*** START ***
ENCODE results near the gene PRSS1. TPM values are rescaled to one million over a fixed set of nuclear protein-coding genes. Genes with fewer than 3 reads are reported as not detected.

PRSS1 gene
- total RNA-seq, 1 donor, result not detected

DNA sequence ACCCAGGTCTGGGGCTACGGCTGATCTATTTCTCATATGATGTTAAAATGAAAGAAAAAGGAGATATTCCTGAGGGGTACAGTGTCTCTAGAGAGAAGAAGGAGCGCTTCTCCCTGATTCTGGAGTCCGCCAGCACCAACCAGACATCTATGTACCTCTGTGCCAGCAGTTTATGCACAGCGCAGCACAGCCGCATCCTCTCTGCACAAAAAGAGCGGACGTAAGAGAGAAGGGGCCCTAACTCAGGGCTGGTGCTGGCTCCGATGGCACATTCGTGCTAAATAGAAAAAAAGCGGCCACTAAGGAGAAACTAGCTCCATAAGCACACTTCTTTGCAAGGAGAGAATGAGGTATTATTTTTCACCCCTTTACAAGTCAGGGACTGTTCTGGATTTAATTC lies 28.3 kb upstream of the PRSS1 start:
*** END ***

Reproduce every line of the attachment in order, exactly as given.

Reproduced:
ENCODE results near the gene PRSS1. TPM values are rescaled to one million over a fixed set of nuclear protein-coding genes. Genes with fewer than 3 reads are reported as not detected.

PRSS1 gene
- total RNA-seq, 1 donor, result not detected

DNA sequence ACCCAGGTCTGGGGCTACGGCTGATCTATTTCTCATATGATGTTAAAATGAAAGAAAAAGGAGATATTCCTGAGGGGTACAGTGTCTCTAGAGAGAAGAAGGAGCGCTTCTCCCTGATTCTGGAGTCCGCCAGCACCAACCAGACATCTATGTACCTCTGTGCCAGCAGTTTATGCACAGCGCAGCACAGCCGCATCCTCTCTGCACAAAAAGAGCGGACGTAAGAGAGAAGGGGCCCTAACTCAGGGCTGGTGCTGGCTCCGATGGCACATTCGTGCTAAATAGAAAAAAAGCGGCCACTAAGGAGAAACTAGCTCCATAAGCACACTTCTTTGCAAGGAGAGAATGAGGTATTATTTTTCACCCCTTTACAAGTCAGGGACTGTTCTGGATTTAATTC lies 28.3 kb upstream of the PRSS1 start: